Within these figures, insulation film 10 is equipped with a conductor pattern 18 used for plating and comprising relatively wide main lines 20 and comparatively thick sub-lines 22. These patterns are formed across the entire region of insulation film 10 using one-step vaporization-deposition of a metal film (preferably copper film) and lithographic technology (i.e., after coating with resist, required or unnecessary parts are masked and exposed, followed by etching). Although
Insulation film 10 has a properly spaced array of numerous circuit patterns 16 placed along the row and column directions. Each circuit pattern 16 is formed within a single region demarcated by sub-lines 22 of the conductor pattern as explained below. The example shown in these figures utilizes 360 circuit patterns 16 upon insulation film 10. Although the specific construction of these circuit patterns is omitted from the figures, each of these circuit patterns 16 actually comprises multiple lands covering and corresponding to through holes 14 formed upon the insulation film, multiple connection lands for wire bonding with the semiconductor chip, and multiple segments connecting together these lands. External shape of the semiconductor package formed by this circuit pattern 16 of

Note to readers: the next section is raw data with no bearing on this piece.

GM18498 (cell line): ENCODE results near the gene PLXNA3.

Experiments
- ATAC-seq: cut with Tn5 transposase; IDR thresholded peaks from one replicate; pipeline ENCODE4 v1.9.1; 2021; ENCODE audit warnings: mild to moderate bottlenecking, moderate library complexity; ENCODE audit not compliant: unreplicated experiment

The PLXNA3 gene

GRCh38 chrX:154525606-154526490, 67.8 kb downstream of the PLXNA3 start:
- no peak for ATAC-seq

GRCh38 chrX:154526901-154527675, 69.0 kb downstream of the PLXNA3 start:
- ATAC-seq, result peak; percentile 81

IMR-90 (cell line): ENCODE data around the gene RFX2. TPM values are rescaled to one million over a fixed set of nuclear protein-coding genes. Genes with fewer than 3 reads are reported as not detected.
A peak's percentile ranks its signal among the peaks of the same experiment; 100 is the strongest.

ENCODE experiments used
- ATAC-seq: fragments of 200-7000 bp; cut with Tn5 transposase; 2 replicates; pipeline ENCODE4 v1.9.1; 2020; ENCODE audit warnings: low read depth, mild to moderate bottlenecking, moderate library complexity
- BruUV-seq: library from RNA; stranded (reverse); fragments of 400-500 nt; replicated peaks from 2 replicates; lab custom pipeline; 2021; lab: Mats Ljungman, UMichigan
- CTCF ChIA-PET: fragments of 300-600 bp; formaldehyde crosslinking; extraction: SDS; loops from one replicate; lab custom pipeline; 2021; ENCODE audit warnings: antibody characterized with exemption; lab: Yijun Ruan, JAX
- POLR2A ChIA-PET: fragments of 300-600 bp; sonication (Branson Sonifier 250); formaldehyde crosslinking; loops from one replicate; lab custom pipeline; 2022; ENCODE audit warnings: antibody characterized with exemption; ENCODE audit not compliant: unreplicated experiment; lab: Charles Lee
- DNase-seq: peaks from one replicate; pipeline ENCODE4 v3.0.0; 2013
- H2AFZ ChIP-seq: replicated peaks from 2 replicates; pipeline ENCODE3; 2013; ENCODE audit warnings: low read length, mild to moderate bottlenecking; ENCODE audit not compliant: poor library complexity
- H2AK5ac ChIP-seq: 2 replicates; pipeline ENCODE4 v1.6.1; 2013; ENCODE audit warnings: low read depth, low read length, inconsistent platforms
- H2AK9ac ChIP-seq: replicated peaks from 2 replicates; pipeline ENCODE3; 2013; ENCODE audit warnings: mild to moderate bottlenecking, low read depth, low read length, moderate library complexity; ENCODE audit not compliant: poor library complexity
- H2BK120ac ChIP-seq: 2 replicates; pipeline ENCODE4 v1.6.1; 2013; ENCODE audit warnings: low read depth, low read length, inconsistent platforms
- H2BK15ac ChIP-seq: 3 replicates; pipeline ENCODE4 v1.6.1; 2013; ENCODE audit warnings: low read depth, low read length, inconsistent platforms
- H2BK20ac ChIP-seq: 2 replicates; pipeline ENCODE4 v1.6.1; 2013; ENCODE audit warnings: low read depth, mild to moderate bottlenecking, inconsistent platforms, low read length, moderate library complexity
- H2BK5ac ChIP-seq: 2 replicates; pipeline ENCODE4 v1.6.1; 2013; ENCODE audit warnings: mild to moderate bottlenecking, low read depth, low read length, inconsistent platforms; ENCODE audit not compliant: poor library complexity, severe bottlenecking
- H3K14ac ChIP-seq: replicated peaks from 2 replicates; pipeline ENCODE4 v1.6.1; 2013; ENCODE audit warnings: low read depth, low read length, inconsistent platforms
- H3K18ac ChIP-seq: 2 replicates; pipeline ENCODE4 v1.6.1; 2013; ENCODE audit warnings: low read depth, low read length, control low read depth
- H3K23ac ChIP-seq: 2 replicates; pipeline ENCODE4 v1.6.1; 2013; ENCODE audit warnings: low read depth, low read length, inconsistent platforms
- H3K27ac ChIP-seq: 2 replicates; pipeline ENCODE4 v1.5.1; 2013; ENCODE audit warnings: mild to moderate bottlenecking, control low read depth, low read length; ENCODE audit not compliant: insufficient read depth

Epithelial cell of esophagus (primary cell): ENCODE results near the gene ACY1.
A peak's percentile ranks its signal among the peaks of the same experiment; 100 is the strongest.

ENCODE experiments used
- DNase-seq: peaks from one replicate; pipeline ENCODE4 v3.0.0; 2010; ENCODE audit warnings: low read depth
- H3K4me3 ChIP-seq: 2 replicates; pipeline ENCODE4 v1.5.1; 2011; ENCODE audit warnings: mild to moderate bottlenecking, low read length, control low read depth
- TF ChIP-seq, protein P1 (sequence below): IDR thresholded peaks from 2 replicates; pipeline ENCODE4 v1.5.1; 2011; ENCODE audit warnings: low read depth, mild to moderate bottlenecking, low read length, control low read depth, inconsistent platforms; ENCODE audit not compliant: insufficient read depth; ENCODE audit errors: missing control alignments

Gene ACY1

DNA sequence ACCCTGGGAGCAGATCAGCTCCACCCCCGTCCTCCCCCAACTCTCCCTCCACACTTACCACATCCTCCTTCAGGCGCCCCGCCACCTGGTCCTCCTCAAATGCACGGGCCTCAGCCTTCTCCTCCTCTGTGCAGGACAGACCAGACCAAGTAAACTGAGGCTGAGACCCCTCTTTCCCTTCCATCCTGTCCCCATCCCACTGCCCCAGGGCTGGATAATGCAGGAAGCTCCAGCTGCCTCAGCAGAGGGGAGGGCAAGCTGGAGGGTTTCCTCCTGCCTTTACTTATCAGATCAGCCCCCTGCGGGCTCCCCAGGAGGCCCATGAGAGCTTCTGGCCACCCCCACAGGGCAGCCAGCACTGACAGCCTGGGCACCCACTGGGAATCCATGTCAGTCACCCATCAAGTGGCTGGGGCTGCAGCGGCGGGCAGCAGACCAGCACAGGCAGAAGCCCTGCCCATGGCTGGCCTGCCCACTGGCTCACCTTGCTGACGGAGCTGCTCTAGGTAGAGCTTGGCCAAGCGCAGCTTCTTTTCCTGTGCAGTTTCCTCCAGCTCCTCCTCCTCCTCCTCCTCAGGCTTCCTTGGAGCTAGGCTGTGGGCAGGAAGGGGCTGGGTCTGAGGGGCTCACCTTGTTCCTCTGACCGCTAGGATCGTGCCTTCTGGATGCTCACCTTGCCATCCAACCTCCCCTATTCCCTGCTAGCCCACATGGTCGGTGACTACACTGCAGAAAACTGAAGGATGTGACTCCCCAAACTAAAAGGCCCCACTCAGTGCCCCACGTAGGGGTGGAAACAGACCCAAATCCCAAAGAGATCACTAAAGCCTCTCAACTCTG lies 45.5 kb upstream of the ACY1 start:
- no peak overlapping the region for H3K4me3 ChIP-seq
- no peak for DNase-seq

For-plating-use semiconductor pattern 18 comprises main lines 20 and sub-lines 22. Main lines 20 of the conductive pattern form a frame of interconnects comprising relatively wide lines formed so as to mark off circuit patterns 16 upon insulation film 10 as multiple blocks (three blocks 24A through 24C are shown in the
Sub-lines 22 of the conductor pattern are a lattice of comparatively thin interconnects formed within each block 24A through 24C enclosed by the above mentioned main line 20. That is to say, sub-lines 22 comprise transverse lines 22 a connecting together at both ends with side lines 20 a, and side lines 22 b connecting together at both ends with transverse lines 20 b of the above mentioned main lines. Each of the above mentioned circuit patterns 16 are formed within a lattice opening formed by this transverse line 22 a and side line 22 b. Moreover, a circuit pattern is not formed in the region enclosed by sub-line 22 adjacent to main line 20. Each sub-line 22 is formed between and along a row of through holes 14. Each constituent part of each circuit pattern 16 enclosed by sub-line 22 extends toward and connects with the enclosing sub-line 22.